Beginner pitfalls when using a calorie counting app and how to avoid them.

When you first start trying to calorie count, an app like My Fitness Pal can be really helpful in making things streamlined and easy. However, for many beginners it can also be somewhat deceptive if not used correctly and lead you to thinking you’re doing the right thing hitting your caloric goals, when in fact you’re probably not.

Below are some of the big pitfalls I’ve seen clients fall into, to help you avoid them:

  1. Providing inaccurate details – MFP will use your height, weight, age, weight loss/gain target and estimated weekly activity level, to determine your estimated daily caloric goal. If any of these details are wrong it can have a substantial impact on the calculation and thus the target calories. This could be what puts you from thinking you’re eating in deficit to actually eating in surplus. Make sure these details are accurate and if you’re not sure (like many in the case of activity levels) consult your trainer for advice on which option you should pick.

  2. Linking your fitbit or phone health/steps app to MFP – Tracking steps is fine, encouraged even, but linking to your app will cause MFP to assume you can eat more food in the day and actually change your daily calorie goal without you knowing. While decently accurate, sometimes it’s not and can give a false impression of what you’re to consume on any given day and so it’s best to turn it off and stick to the target calories.

    Please note however, it’s still a very good idea to track steps throughout the day. For more advanced trainee’s, on high step days it may actually be a good idea to eat more to compensate. For beginners though, this can over complicate things.

  3. Dodgy food options – Because many of the food option are user submitted it can be a bit of a minefield trying to find one that accurately reflects the food you’re consuming. The other day a client entered that they ate 20g of cheese without realizing it also said 50g of fat. It’s worth your time to go slow and double check anything that does not seem to add up. To avoid this, scan labels when able, to ensure you get an accurate option to use. If you can’t, try to consult Google to figure out if the option you’re looking at is accurate. For example, at one stage I was using an option where 200g of chicken breast was giving me 45g of protein, however it turns out that on average 200g of chicken breast should be closer to 60g of protein. So the first option looked accurate, but ultimately was causing me to over eat when I didn’t need to. Always double check when starting out. MFP will remember your preferred food options, so once you find one that’s accurate, keep using it.

  4. Guess work and poor measuring – When starting out DO NOT GUESSTIMATE as often as you can avoid it. Most of your food intake will be food you prepare at home yourself. Make sure you weigh things with a digital scale and get used to using grams and mls over cups and tablespoons. Accuracy is important, especially when losing weight. Consistently guessing that you’ve had ‘roughly .5 cup of potato’s’ when you didn’t, can have a huge impact. When you can, be as accurate as you can.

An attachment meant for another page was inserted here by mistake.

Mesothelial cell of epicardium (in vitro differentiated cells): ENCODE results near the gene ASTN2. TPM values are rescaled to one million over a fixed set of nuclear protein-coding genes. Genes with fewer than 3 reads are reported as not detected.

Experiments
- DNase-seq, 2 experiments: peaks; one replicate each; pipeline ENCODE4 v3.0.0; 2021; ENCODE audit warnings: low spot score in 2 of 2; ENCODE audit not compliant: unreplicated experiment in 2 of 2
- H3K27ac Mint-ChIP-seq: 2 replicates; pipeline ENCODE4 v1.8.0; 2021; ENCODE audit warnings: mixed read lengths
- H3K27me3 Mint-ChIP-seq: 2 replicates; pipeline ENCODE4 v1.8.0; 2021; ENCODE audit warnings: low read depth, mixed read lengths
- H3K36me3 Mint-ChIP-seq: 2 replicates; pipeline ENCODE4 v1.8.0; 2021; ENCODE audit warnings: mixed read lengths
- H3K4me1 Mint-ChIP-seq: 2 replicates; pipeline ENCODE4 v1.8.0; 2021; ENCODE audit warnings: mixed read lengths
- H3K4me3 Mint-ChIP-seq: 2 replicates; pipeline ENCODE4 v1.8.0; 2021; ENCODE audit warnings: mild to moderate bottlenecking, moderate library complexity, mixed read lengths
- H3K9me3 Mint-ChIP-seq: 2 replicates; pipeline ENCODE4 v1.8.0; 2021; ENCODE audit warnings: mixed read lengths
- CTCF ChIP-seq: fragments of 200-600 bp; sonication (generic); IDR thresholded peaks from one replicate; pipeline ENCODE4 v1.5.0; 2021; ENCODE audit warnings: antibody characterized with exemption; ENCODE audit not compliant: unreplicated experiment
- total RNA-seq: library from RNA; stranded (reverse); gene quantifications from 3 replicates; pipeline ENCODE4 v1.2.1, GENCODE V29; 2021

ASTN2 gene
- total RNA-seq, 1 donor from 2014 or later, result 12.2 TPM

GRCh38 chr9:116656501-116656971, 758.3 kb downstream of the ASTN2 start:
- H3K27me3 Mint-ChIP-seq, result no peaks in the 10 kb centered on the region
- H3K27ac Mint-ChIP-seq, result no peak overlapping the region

5. Using default meal options – When you have spaghetti bolognaise at home, don’t assume that MFP’s ‘homemade spag bol’ option accurately reflects yours, it doesn’t. Don’t use meal options in the app that you yourself have not created as often as you can avoid it.

  6. Not creating meals – Save yourself some time and create meals for regular foods you have. An example from my own experience is a chicken salad wrap I enjoy making. Roughly 10 ingredients or something all up every time. I am not manually going to enter that every time and so I make it a meal that I can type in and hit enter whenever I make it. I prefer creating meals over recipes, as meals will enter each ingredient individually meaning I can change certain quantities of things each time I make them. Sometimes I want more chicken, sometimes less and the recipe option does not give this flexibility.

  7. Missing important details – When starting out, yes, recording your vegetables is important because it all adds up. Also the oil you use for cooking is frequently missed and can be the difference between being within your fat goal for the day and being 10g over. The cream in sauces, the sugar in sauces, garnishes like nuts and sesame seeds etc, everything adds up. This again, is why making meals in the app is important because I too hate boring food and I want stir fry’s and cream sauces etc. So making it a meal so I don’t need to do it manually every time is a big time saver AND makes sure I am being accurate.

Hopefully this helps you either avoid, or address some of the easy issues beginners run in to when calorie counting and using MyFitnessPal. If you can think of one I’ve missed, or have any questions, please let me know.

Have a good one!